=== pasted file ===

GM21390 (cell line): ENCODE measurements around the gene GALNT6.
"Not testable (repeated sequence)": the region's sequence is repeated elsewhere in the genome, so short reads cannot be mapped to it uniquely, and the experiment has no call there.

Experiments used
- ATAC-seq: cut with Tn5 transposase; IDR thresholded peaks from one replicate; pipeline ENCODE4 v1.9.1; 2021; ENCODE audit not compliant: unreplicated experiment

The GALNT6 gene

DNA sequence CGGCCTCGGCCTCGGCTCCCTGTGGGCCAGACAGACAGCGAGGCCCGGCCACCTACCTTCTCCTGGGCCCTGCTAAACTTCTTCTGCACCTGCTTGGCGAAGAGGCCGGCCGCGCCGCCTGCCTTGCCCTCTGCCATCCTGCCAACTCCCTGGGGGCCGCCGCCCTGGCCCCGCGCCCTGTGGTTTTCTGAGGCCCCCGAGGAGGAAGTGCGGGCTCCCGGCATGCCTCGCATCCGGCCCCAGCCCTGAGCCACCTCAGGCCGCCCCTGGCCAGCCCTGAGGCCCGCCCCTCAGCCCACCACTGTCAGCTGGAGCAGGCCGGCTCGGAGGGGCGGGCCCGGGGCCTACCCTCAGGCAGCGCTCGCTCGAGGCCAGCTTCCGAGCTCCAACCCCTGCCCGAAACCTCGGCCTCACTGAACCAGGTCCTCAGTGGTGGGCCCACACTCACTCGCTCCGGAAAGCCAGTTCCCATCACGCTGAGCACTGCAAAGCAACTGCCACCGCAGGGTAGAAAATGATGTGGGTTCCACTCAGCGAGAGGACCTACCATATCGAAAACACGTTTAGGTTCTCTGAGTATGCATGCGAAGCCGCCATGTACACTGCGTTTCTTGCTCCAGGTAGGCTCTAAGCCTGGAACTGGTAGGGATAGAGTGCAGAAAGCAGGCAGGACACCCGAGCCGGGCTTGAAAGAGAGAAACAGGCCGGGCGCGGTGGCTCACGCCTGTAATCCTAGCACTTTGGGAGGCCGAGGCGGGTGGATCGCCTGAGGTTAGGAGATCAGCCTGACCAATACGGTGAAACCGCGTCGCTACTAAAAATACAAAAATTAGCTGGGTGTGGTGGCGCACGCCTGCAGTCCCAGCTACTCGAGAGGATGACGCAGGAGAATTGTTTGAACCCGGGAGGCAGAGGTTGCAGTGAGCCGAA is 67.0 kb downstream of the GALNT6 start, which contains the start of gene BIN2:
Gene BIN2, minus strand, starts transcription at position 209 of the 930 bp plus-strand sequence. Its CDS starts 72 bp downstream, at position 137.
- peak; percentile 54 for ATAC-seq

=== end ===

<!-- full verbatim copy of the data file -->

GM21390 (cell line): ENCODE measurements around the gene GALNT6.
"Not testable (repeated sequence)": the region's sequence is repeated elsewhere in the genome, so short reads cannot be mapped to it uniquely, and the experiment has no call there.

Experiments used
- ATAC-seq: cut with Tn5 transposase; IDR thresholded peaks from one replicate; pipeline ENCODE4 v1.9.1; 2021; ENCODE audit not compliant: unreplicated experiment

The GALNT6 gene

DNA sequence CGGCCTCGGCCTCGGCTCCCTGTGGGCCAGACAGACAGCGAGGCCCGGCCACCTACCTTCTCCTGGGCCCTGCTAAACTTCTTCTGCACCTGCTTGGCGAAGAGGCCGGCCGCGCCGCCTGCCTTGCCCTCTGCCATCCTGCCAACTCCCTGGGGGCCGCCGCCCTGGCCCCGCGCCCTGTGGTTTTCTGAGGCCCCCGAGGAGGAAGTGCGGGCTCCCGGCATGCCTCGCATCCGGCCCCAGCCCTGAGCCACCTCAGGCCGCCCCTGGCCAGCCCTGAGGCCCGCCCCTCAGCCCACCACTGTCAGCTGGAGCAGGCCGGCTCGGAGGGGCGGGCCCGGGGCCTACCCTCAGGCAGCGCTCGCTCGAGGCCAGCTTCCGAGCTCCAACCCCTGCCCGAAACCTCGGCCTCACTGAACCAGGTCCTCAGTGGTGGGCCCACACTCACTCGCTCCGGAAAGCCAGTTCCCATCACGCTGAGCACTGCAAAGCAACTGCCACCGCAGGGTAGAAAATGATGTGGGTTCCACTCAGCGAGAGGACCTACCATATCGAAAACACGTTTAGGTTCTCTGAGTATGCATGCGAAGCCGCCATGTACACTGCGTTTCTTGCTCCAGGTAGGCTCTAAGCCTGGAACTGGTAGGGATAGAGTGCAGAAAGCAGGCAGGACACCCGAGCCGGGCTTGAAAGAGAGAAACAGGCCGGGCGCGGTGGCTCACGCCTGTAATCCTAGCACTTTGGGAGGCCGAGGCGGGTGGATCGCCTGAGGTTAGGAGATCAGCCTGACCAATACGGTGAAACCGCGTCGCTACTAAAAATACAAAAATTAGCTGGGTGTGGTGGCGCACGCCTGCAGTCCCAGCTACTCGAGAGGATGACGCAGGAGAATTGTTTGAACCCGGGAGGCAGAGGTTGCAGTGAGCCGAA is 67.0 kb downstream of the GALNT6 start, which contains the start of gene BIN2:
Gene BIN2, minus strand, starts transcription at position 209 of the 930 bp plus-strand sequence. Its CDS starts 72 bp downstream, at position 137.
- peak; percentile 54 for ATAC-seq